Homeowner or Renter Pros and Cons

My wife and I are having a running battle about this topic. That means that she’s ready for battle and I’m running.

Is it better to own a house or is it better to rent a house and invest the money you save by not owning? I have looked at lots of advice columns, blogs, real estate books and investment books, but haven’t seen an analysis that answers this question once and for all. The people who believe that real estate is the greatest investment since fire never talk about the fact that over the last 40 years stocks have had better average returns than real estate. Those who think owning a house is the worst investment decision on the planet (besides buying tons of Choo Choo Coleman baseball cards back in 62 for their future value) never factor into their calculations the cost of renting a decent home. After all, you still need a place to live if you don’t buy a house!

Here’s my advice.

Always set up an emergency fund before you set up a house fund. The emergency fund should be equal to about six months of living expesnses.
Always contribute to your 401K up to the company match before you add any money into a house fund.
Buy a house if:
a. You can’t save 15% of your salary each year. Most people fall into this category. They know they should be saving money and investing that money for their future retirement, But they can’t seem to do it. They can’t stop buying luxury cars, vacations, and tchatchkes (Yiddish for useless junk that you think is nice). A house is a form of forced savings. So if you don’t have the ability to save money on your own, you need to buy a house to force yourself to save.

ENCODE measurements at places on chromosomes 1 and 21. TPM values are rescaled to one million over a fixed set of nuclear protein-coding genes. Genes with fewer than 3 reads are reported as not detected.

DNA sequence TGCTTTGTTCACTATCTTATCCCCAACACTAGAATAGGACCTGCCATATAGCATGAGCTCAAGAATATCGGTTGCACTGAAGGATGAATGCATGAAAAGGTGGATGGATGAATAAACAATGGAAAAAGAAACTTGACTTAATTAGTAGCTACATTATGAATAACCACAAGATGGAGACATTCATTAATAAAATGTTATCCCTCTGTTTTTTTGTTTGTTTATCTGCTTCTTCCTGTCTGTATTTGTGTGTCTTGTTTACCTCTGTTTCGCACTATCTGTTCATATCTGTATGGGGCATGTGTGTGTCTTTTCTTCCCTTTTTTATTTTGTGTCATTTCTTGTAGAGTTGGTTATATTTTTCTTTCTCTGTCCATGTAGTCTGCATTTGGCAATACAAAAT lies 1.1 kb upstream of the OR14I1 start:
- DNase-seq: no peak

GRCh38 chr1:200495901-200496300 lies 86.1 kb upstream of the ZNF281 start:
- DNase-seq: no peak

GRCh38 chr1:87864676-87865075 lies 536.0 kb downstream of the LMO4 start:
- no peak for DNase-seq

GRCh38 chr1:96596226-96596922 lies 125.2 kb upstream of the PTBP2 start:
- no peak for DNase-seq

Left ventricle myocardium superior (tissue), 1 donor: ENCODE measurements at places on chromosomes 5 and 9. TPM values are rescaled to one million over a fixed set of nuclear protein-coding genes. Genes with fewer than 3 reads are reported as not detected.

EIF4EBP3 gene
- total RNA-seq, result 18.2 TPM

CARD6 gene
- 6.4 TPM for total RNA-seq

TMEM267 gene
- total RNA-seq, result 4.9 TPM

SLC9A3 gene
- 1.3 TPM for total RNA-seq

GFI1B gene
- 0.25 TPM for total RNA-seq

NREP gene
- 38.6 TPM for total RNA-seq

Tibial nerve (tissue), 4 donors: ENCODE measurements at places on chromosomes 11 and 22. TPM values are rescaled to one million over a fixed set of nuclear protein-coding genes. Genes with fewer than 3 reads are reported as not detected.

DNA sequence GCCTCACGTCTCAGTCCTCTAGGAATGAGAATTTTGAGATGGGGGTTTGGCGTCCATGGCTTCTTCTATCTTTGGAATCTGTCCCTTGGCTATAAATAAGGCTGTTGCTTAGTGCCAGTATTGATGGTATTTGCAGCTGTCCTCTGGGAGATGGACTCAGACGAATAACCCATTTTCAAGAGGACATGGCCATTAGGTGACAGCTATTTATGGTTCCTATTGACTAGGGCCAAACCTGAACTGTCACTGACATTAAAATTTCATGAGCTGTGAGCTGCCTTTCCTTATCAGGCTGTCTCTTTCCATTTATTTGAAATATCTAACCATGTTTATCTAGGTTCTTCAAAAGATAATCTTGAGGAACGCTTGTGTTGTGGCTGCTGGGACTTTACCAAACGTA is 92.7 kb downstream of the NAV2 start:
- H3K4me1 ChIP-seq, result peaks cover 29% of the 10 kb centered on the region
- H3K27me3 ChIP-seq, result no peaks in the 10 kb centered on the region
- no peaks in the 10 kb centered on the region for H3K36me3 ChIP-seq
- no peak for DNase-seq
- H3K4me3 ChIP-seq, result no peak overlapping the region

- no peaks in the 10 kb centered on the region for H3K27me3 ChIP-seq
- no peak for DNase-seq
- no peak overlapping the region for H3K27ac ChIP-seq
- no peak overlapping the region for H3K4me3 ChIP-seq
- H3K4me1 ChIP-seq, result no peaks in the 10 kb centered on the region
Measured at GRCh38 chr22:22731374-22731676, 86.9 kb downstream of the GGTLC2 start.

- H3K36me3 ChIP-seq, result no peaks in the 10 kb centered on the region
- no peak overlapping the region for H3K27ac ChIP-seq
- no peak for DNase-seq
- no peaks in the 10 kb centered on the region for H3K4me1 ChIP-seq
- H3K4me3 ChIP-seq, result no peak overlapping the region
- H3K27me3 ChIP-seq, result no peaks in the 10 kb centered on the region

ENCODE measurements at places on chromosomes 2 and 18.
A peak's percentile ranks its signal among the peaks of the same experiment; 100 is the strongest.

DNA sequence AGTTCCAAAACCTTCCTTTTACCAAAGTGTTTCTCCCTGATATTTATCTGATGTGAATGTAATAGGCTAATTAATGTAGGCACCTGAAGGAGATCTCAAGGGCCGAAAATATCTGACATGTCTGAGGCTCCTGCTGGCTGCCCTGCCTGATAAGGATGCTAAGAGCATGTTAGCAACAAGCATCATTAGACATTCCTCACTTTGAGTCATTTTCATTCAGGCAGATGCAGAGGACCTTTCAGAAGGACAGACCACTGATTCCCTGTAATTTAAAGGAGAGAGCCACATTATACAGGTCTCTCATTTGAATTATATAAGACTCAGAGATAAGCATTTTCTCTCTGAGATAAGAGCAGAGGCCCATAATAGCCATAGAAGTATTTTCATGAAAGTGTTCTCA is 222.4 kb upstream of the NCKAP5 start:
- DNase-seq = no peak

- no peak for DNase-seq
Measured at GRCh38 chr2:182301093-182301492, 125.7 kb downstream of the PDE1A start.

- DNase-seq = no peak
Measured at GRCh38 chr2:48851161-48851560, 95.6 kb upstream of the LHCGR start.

b. You don’t have the discipline to maintain an investment strategy through good times and bad. Of the small percentage of people who have the ability to save 15% of their annual salary, only about half will have the stones to develop a written investment strategy and stick with it during good times and bad. Everyone else will chase after new investment fads every year, sell their holdings when the market drops, or listen to some broker who convinces them to buy Yak sperm futures. If this is you, buy a house.

c. You have always wanted to own your own home. The house is definitely an emotional issue with you, not an economic one. Just remember how much you love owning a house when:

i. The heater breaks on February 6 and the repairman can’t come until March 9th, so you have to burn all your furniture over a five week period to keep the water pipes from freezing.

ii. The deer eat your shrubs for the fourth time, forcing you to put a twelve-foot high fence around your property, complete with barbed wire and guard stations.

iii. Termites have a year long feast in your timbers, and you only find out when the first heavy snow deposits your roof in the living room.

Rent a place and invest added savings in the market if:
a. You plan to live in your parents’ basement for the next 30 years. It’s a no-brainer. You won’t pay much rent to your parents, they will do your laundry, and you’ll probably be able to raid their fridge. All the money you save, invested in stocks, will do wonders for the pile of cash you will end up with when you retire.

b. You expect to be moving every two or three years. Each time you move, you are hit with realtor fees, mortgage points, closing costs and lawyer’s fees all over again. These additional costs will negate any appreciation you might have in a house.

c. The cost of renting is much less than the cost of owning a home.